Christian Eriksen says he feels “good under the circumstances” and has posted a message of thanks for the support he received after collapsing during the Euro 2020 game between Denmark and Finland.
In his first public post since Saturday’s incident, Eriksen posted a photo on Instagram showing him smiling and giving a thumbs-up gesture in his hospital bed in Copenhagen.
Watch the chilling incident in the video above
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“A big thank you for your sweet and amazing greetings and your messages from all over the world. It means a lot to me and my family,” Eriksen said.
“I’m fine – under the circumstances. I still have to have tests at the hospital, but I feel fine.
Eriksen, 29, collapsed late in the first half of Saturday’s game. He went into cardiac arrest and was resuscitated on the pitch before being taken to hospital where he is recovering well.
“Now I will cheer on the boys from the Denmark team in the next games. Play for all of Denmark,” Eriksen said.
Denmark’s next match is on Thursday against world number one Belgium in Copenhagen and will be followed by their final group game on Monday against Russia.
They lost the game to Finland 0-1 when it was restarted around two hours after the incident.
Player shock claim
Shocking new claims that Denmark have been under pressure to resume their Euro 2020 clash with Finland have emerged following Christian Eriksen’s collapse on the pitch.
Eriksen, 29, fell face down in the 43rd minute, needing intensive care by team doctors after suffering cardiac arrest.
The match resumed around 90 minutes later, with Finland winning 1-0.
After reuniting with Eriksen in hospital, relieved Danish goalkeeper Kasper Schmeichel and team-mate Martin Braithwaite publicly expressed regret over UEFA’s handling of the situation.
“We were put in a position that I don’t think we should have been put in,” Schmeichel told local network DR.
“Someone above us probably had to say now was not the time to make a decision and maybe we should wait until the next day.”
Braithwaite said “none of the options were good, we took the least bad”.
Schmeichel’s father Peter, a great Danish keeper himself, revealed a pick was a 3-0 forfeit.
“I actually saw an official quote from UEFA yesterday saying they were taking players’ advice, the players insisted on playing,” he said on Good Morning Britain.
“I know that’s not the truth. Or, that’s how you see the truth. They were left with three options.
“One was to play straight away and play the last 50 minutes. The next one was due to arrive (Monday) at noon and complete the 50 minutes. And the third option was to forfeit and lose 3-0.
“Make it your own. Is it the wish of the players to play? Did they really have a choice? I don’t think they did.
He later spoke on BBC Radio, saying UEFA should have “showed a little compassion, and they didn’t”.
UEFA defended itself against the claims, saying it “is confident that it handled the matter with the utmost respect for the sensitive situation and for the players”.
But the governing body admitted that “the players’ need for 48 hours rest between matches has eliminated other options”, such as postponing the game for more than a day and rescheduling later fixtures.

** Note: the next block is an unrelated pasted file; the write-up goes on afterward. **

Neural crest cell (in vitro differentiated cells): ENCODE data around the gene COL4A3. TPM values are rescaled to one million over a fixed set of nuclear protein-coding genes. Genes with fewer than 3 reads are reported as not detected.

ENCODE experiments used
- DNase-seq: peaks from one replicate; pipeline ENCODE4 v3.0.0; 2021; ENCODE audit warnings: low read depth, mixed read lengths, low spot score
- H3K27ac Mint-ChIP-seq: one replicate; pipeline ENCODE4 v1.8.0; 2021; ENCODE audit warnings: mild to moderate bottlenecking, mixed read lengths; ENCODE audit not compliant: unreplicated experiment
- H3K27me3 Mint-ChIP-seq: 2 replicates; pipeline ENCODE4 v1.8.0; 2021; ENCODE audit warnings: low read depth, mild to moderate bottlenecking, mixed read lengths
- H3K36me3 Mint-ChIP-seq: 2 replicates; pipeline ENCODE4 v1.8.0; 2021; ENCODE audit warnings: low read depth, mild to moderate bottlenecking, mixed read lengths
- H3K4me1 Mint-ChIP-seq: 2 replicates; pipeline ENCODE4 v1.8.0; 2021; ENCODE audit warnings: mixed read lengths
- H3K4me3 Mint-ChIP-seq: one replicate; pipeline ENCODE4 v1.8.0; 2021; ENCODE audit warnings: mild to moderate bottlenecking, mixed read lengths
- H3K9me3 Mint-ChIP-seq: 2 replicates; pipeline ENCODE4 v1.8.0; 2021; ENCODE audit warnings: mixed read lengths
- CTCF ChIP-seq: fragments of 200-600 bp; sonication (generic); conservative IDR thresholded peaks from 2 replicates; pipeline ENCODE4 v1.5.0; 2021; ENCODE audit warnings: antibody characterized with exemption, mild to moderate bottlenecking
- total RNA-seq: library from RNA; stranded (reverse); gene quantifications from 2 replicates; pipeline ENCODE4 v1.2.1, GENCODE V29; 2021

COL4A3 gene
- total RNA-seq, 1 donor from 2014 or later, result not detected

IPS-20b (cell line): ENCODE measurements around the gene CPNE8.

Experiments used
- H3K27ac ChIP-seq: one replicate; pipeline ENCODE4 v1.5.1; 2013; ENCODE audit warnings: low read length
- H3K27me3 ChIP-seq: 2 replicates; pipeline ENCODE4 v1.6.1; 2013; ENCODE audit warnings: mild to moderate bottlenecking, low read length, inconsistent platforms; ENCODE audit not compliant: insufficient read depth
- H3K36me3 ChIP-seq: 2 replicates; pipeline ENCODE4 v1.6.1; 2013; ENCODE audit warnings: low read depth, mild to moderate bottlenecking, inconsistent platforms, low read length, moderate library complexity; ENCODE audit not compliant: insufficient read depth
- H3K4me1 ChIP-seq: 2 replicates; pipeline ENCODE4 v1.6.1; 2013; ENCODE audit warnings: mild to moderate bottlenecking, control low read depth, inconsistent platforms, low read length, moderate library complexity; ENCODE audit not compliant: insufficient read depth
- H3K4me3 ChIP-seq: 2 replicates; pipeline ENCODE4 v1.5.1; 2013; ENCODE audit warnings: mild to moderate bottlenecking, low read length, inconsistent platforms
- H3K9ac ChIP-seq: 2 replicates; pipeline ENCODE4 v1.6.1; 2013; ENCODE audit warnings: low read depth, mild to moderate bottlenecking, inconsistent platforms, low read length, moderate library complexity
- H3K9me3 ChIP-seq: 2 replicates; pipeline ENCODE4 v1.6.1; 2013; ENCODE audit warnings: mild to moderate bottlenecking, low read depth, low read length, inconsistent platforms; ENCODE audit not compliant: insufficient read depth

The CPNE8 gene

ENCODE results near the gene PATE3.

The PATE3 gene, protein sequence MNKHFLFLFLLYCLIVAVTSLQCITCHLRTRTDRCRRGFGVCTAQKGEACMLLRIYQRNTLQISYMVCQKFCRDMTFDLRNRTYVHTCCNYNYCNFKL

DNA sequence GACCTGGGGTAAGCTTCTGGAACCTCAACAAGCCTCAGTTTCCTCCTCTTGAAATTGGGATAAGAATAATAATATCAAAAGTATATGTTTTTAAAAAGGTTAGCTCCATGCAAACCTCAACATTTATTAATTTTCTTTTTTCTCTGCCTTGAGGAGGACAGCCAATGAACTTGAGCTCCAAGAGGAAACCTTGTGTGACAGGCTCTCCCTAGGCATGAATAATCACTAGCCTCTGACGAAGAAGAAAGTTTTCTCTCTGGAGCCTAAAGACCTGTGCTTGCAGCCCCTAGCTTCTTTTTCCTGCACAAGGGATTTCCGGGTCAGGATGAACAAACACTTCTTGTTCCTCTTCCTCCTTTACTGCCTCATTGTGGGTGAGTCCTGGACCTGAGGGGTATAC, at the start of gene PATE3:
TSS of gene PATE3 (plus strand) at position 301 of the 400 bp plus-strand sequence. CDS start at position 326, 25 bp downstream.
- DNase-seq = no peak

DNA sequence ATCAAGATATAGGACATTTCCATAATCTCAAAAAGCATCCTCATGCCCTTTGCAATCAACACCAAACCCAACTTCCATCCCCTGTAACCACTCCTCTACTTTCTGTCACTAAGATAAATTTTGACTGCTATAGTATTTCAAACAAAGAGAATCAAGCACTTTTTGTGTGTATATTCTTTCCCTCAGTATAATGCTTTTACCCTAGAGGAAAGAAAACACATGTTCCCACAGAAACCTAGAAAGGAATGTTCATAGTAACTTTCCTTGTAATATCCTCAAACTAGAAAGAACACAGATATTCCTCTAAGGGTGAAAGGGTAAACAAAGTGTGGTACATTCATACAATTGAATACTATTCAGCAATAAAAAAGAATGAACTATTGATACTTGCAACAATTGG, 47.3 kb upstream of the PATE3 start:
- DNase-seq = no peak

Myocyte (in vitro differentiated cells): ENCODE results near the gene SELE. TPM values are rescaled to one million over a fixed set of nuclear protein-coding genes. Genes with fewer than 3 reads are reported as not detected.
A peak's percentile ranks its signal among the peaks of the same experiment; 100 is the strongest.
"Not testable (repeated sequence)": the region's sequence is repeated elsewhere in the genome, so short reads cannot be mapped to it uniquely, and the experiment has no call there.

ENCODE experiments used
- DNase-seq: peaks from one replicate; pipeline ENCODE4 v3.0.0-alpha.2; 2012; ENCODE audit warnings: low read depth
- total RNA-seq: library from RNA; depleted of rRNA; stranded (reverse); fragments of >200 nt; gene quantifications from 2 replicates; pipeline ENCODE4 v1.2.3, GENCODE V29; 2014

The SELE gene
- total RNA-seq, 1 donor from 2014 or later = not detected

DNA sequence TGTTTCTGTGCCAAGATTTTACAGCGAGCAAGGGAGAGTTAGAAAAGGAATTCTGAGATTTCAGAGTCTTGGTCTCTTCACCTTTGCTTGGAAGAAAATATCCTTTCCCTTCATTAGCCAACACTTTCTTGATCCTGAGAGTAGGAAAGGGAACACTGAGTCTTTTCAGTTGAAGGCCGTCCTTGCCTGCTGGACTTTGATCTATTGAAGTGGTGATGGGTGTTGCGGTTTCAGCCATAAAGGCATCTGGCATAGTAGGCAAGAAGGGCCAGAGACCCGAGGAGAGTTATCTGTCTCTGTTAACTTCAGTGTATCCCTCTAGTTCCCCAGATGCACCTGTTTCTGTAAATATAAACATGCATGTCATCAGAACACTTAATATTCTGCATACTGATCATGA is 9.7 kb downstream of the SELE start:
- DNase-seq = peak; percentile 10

“It was decided to resume the game only after both teams asked to finish the game on the same evening,” UEFA said.
In another worrying development, Denmark coach Kasper Hjulmand said he believed his players felt that on Thursday local time (Friday 2:00 a.m. AEST) it was still too early to return to the pitch to face Belgium.
“But maybe we can use it as a force to come together and try to do our best in the next game,” he said.
Kasper Schmeichel was hoping for the same result, saying “we have to try and see if we can win this and do it for Christian”.
“I have no doubt that this team has the unity, the strength to be able to come together and go out and do something special,” Schmeichel said.
The glover said seeing his friend and team-mate in hospital gave him some comfort.
“It was so damn nice to see him smile and laugh and be himself and feel like he’s there,” he said.
“It was a great experience and something that helped me a lot.”
Hjulmand admitted in hindsight that they should have walked away from the game, sharing his regret and saying the players understood “it was wrong” to be forced to decide to play.
“I know it’s very difficult but looking back I think it was the wrong decision to make the decision with the players in this scenario,” Hjulmand said.
“Players in shock, players who don’t really know yet if they’ve lost their best friend.
“They have to choose between these two things. I don’t think we should have played, but I know it’s difficult.
“We should have gotten on the bus and gone home and seen what the next few days would have brought, but that’s just my feeling now.
“I think it’s a very difficult decision and a difficult message that the players have tried to make a decision.
“I know it’s difficult, but I feel like the players thought it was a mistake to make this decision.”
Danish football director Peter Moller said “no one should blame the players”.
But while he added that he didn’t feel the pressure from UEFA in his position, Moller also said “I’m not sure it’s the right decision to play”.
“When you look at the players today, when you see how emotionally affected they are by the situation, we have to think about what we will do in the future.
“We all love football, but football is not the most important thing in the world. The most important thing is the people you love, your family and loved ones.
“The next day when we’re sitting here, I totally agree with Kasper that I don’t think the right decision was to play the game.”